02 July 2004
Full Enforcement of Electronic-Manifest Rule for Sea Cargo Begins
July 6 marks end of transition period, U.S. Customs
The United States will on July 6 begin full enforcement of a regulation
concerning electronic sea-cargo notification intended to combat
terrorist threats, U.S. Customs and Border Protection (CBP) says.
In a July 2 news release, CPB said that advance electronically
filed information on cargo required by the regulation will allow
the bureau to identify and eliminate potential terrorist threats
before a U.S.-bound ship leaves a foreign port.
Under a 2002 U.S. law, all modes of transportation are required
to file electronically advance cargo manifests.
Although the requirements for electronic notification of cargo
information took effect March 4, the bureau had been applying "a
progressive enforcement strategy" to violations. Enforcement for
bulk carriers and break-bulk carriers (including passenger vessels)
began April 2 with denial of preliminary entry, issuance of penalties
at each arrival port and denial of unloading to vessels in violation,
according to the release. Warnings had also been issued to offending
carriers. But, effective July 6, there will be no exceptions or
waivers to the regulatory requirement to automate cargo notification,
the bureau said.
CBP had stated in March that the phased enforcement was needed
to give itself more time to work with shippers and carriers on
modifying critical aspects of data interchange systems and to make
the transition smoother.
Starting July 6, there will be no exceptions or waivers to the
requirement, CBP said.
Following is the text of the news release:
U.S. Department of Homeland Security
U.S. Customs and Border Protection
July 2, 2004
ENFORCEMENT OF AUTOMATION REQUIREMENT FOR INBOUND VESSELS BEGINS
Washington, DC -- U.S. Customs and Border Protection (CBP) Commissioner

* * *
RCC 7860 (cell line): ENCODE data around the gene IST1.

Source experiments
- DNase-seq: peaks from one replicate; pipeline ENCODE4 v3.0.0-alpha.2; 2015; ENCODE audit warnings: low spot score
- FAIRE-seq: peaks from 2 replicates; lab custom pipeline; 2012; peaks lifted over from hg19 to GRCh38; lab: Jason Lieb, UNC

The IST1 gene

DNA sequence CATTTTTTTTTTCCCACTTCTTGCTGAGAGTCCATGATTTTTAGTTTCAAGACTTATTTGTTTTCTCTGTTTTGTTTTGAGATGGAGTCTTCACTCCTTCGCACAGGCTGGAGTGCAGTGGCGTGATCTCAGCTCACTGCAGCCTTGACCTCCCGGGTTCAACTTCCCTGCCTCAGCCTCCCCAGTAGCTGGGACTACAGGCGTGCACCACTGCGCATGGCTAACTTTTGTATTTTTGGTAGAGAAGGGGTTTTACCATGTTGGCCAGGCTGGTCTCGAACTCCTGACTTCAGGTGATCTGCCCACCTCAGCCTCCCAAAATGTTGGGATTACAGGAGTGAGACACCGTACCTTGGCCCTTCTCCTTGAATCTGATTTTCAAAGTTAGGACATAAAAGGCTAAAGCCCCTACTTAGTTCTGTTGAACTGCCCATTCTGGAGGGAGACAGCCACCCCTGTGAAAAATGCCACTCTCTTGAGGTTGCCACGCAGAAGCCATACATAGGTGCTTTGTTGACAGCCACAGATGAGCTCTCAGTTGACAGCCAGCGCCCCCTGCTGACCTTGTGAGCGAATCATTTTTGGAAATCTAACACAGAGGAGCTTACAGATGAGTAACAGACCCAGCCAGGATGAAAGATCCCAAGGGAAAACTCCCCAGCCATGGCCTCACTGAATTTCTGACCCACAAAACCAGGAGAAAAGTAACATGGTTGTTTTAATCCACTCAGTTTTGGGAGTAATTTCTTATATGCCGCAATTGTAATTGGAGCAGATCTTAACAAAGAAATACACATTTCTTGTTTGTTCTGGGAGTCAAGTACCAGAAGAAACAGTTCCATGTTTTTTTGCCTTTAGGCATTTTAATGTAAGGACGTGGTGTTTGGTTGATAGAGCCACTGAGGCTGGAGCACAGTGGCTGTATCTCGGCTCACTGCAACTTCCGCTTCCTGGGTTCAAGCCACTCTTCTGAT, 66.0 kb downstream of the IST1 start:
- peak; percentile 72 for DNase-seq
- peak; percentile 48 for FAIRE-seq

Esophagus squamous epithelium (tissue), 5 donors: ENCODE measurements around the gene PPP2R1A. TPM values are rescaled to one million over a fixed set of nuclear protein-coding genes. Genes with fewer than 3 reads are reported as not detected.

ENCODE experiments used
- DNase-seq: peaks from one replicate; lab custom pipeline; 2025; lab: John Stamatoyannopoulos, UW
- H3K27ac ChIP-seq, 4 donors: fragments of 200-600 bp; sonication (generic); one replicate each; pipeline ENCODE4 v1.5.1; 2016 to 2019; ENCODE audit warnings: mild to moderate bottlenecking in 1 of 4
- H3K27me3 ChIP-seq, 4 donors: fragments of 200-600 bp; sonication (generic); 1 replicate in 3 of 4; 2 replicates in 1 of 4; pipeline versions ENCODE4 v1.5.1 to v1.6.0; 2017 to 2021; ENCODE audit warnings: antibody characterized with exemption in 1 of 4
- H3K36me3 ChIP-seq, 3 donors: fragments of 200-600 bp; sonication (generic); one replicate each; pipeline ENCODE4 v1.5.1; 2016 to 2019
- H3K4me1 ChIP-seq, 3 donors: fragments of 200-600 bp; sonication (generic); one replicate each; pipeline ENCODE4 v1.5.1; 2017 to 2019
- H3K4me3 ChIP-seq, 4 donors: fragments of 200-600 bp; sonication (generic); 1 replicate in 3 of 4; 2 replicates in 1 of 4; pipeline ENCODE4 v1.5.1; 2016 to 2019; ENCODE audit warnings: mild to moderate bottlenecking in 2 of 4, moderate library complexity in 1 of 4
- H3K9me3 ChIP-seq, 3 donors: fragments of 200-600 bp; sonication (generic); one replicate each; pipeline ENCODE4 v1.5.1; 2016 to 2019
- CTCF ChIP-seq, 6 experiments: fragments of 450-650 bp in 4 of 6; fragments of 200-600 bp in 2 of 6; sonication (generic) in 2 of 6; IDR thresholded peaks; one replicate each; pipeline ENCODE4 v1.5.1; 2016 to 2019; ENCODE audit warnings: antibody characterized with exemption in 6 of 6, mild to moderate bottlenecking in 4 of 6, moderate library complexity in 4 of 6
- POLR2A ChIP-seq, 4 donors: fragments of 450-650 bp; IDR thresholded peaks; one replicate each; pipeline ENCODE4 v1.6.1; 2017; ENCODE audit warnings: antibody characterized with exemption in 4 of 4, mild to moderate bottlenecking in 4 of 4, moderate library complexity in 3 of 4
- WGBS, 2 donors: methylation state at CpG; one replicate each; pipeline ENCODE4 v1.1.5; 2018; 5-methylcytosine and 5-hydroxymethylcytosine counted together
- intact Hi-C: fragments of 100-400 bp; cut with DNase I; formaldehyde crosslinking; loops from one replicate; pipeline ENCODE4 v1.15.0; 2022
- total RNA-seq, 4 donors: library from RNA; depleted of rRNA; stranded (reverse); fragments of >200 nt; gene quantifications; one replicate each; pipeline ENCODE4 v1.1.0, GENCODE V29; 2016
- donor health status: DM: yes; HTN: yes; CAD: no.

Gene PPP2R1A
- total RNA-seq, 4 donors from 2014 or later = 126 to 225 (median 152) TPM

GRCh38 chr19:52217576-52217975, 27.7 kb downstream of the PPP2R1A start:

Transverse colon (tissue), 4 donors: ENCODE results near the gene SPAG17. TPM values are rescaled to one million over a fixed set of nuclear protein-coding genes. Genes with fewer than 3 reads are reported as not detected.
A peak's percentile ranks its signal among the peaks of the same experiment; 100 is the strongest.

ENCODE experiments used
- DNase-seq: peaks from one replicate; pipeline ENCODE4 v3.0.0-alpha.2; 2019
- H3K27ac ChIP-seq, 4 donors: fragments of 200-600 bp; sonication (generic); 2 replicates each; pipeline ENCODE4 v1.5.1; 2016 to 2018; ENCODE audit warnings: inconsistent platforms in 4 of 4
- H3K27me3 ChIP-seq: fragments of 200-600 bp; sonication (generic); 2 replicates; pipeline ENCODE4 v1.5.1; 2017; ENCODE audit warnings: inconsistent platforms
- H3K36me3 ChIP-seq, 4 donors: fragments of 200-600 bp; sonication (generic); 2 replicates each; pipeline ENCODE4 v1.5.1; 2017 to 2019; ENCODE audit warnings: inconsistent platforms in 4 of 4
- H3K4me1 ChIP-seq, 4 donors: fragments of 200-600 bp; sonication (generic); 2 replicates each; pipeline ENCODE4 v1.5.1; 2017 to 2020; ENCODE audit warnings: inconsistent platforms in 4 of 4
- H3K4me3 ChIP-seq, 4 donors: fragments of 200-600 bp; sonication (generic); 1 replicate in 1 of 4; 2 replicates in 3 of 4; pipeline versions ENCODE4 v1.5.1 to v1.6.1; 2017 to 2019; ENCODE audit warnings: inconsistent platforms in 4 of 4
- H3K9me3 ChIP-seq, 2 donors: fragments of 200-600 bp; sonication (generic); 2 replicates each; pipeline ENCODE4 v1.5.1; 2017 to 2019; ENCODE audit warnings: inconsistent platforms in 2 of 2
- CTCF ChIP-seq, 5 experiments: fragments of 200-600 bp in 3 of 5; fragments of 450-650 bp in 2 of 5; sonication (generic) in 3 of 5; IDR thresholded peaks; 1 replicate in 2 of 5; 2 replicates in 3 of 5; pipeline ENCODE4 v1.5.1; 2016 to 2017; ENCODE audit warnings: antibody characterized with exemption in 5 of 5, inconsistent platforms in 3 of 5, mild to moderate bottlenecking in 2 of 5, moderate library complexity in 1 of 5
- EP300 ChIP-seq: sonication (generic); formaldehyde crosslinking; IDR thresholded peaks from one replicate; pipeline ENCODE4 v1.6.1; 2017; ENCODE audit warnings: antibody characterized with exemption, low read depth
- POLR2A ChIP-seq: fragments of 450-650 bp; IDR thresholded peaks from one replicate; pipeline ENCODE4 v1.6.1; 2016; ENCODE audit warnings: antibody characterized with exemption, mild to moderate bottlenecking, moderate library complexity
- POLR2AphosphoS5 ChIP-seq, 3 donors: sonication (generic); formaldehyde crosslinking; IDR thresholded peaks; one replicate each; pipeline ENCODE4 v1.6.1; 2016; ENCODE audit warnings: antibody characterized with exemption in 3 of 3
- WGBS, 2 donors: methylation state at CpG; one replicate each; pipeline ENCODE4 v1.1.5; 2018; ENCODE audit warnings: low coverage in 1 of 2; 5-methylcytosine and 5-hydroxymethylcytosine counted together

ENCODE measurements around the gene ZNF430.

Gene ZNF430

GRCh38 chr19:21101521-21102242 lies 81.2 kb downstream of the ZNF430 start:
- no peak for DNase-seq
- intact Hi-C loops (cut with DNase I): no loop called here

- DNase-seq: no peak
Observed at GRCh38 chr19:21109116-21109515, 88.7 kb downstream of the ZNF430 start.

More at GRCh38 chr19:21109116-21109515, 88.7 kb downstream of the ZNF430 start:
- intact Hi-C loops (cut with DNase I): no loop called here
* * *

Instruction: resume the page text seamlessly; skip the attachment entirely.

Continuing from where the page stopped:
Robert C. Bonner today announced that starting July 6, 2004, CBP
will begin full enforcement of the automation requirement for vessel
carriers under the Trade Act Regulations. The regulations provide
that CBP must receive cargo information electronically via a CBP-approved
data interchange system before the cargo is brought into the United
CBP uses the cargo information to identify and eliminate potential
terrorist threats before a vessel sails from a foreign port to
U.S. seaports, rather than after a vessel and its cargo arrives
in the United States.
"Customs and Border Protection needs accurate cargo data and we
need it quickly to protect our homeland and the American people
from potential terrorist threats entering through our seaports," stated
Commissioner Bonner. "The automation required by the Trade Act
will bring both the Trade and CBP closer into the 21st century."
The Trade Act Regulations makes this possible by requiring vessel
carriers to transmit the data electronically to CBP via the Vessel
Automated Manifest System (AMS). With almost 9 million sea containers
arriving in the U.S. each year, automation and the use of state-of-the-art
technology allows CBP to quickly and efficiently risk-target cargo
for potential terrorist threats.
The Trade Act of 2002 regulations, which became effective on January
5, 2004 made automation mandatory for all modes of transportation,
both inbound and outbound. The inbound vessel mode is the first
to be affected.
On March 4, 2004, inbound vessel cargo information was required
to be transmitted electronically. CBP adopted a progressive enforcement
strategy to address violations of the Trade Act Regulations. Enforcement
for bulk carriers and break-bulk carriers including passenger vessels
started on April 2, 2004. The enforcement actions included denial
of preliminary entry, issuance of penalties at each port of arrival,
and denial of unloading. During the informed compliance period,
CBP issued warning notices to vessel carriers that arrived in violation
of the Trade Act Regulations.
Effective July 6, 2004, all inbound vessel carriers must comply
with the Trade Act Regulations' mandate to automate. There are
no exceptions or waivers to the automation requirement. Vessel
carriers that continue to arrive and present paper Inward Cargo
Declarations (CBP Form 1302) to CBP in violation of the Trade Act
Regulations will be denied permission to unload cargo. However,
passenger vessels will be allowed to disembark passengers.
For more information on the Trade Act Final Regulations (68 FR
68144) for all modes of transport, please log on to CBP's Web site
U.S. Customs and Border Protection is the agency within the Department
of Homeland Security charged with the protection of our nation's
borders. CBP unifies Customs, Immigration and Agriculture Inspectors
and the Border Patrol into one border agency for the United States.